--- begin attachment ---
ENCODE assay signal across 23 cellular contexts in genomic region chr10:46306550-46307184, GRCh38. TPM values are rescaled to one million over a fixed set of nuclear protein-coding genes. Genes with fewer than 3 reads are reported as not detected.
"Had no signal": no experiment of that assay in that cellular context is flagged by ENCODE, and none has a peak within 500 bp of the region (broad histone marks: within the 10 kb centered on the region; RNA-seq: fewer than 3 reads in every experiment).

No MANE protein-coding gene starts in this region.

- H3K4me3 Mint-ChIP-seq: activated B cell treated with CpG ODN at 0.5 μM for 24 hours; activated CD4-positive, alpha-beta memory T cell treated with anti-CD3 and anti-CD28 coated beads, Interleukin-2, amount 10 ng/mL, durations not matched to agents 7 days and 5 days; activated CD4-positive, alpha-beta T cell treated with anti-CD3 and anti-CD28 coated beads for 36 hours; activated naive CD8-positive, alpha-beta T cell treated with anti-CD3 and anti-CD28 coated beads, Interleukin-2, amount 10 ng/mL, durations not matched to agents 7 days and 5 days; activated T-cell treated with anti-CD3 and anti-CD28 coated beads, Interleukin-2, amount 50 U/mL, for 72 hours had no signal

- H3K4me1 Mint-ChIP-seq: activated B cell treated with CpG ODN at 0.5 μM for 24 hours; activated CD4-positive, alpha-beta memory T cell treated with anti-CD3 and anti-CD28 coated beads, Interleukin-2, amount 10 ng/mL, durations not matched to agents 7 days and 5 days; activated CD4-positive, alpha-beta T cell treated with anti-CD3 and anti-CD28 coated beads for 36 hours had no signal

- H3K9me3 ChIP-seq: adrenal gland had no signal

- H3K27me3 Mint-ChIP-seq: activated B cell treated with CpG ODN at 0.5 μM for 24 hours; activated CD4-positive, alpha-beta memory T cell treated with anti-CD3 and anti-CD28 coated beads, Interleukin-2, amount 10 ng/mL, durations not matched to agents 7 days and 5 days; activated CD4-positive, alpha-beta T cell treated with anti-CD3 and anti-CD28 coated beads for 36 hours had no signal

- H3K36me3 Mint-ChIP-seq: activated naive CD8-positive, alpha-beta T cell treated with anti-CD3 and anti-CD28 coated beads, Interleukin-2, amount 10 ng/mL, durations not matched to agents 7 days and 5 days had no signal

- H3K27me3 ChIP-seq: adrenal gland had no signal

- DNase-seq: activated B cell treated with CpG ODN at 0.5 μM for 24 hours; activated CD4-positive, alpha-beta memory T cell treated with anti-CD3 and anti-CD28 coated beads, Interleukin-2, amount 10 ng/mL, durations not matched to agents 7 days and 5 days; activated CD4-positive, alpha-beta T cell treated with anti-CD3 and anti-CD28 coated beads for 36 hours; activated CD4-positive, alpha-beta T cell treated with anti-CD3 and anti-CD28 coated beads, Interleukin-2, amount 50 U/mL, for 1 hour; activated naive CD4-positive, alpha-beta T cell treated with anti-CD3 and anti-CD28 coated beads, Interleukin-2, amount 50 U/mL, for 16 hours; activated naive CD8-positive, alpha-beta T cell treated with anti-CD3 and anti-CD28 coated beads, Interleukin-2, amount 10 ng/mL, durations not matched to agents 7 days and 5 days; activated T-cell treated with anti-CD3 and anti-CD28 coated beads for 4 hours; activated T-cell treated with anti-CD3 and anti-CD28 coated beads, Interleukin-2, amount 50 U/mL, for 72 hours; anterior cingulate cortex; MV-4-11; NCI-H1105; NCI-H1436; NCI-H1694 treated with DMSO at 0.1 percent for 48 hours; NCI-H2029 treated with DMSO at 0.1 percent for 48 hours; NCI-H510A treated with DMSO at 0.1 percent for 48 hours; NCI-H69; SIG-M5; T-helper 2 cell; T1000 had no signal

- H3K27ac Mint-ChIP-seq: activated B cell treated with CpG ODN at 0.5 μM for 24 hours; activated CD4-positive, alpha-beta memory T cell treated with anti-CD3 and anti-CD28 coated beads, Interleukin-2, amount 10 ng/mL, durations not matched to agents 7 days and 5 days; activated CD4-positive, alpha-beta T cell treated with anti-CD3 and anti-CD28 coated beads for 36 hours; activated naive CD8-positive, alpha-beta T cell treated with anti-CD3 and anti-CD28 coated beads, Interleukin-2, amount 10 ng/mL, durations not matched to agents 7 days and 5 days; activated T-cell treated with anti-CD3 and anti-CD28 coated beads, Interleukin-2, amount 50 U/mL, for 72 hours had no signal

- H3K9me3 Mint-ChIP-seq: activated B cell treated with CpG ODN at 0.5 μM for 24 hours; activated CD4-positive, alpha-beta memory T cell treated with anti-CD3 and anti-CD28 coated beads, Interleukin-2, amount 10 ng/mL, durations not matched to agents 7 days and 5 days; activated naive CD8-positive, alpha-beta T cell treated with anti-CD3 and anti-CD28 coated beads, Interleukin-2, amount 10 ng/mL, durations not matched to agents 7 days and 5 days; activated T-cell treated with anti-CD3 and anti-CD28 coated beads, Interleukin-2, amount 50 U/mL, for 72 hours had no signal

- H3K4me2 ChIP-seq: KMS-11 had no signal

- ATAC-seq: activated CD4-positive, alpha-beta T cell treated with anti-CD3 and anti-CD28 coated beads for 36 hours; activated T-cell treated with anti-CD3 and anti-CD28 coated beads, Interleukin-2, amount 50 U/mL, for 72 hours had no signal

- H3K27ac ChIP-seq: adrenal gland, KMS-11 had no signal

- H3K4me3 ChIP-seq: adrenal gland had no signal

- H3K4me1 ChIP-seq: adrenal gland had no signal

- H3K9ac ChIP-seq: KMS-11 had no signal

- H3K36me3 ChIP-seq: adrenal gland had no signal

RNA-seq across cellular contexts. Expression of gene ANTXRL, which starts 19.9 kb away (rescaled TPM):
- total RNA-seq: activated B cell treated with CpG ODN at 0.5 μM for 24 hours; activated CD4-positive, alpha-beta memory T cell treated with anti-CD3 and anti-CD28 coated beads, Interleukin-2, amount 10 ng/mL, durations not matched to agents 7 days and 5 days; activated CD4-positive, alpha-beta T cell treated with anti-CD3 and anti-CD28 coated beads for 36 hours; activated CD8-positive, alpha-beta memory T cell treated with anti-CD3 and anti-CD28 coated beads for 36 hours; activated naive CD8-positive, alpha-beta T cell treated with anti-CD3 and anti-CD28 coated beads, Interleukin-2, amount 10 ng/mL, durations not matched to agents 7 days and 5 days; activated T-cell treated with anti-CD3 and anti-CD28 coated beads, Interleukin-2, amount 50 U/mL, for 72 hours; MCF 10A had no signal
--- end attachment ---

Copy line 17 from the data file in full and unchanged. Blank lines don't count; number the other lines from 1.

- H3K4me1 ChIP-seq: adrenal gland had no signal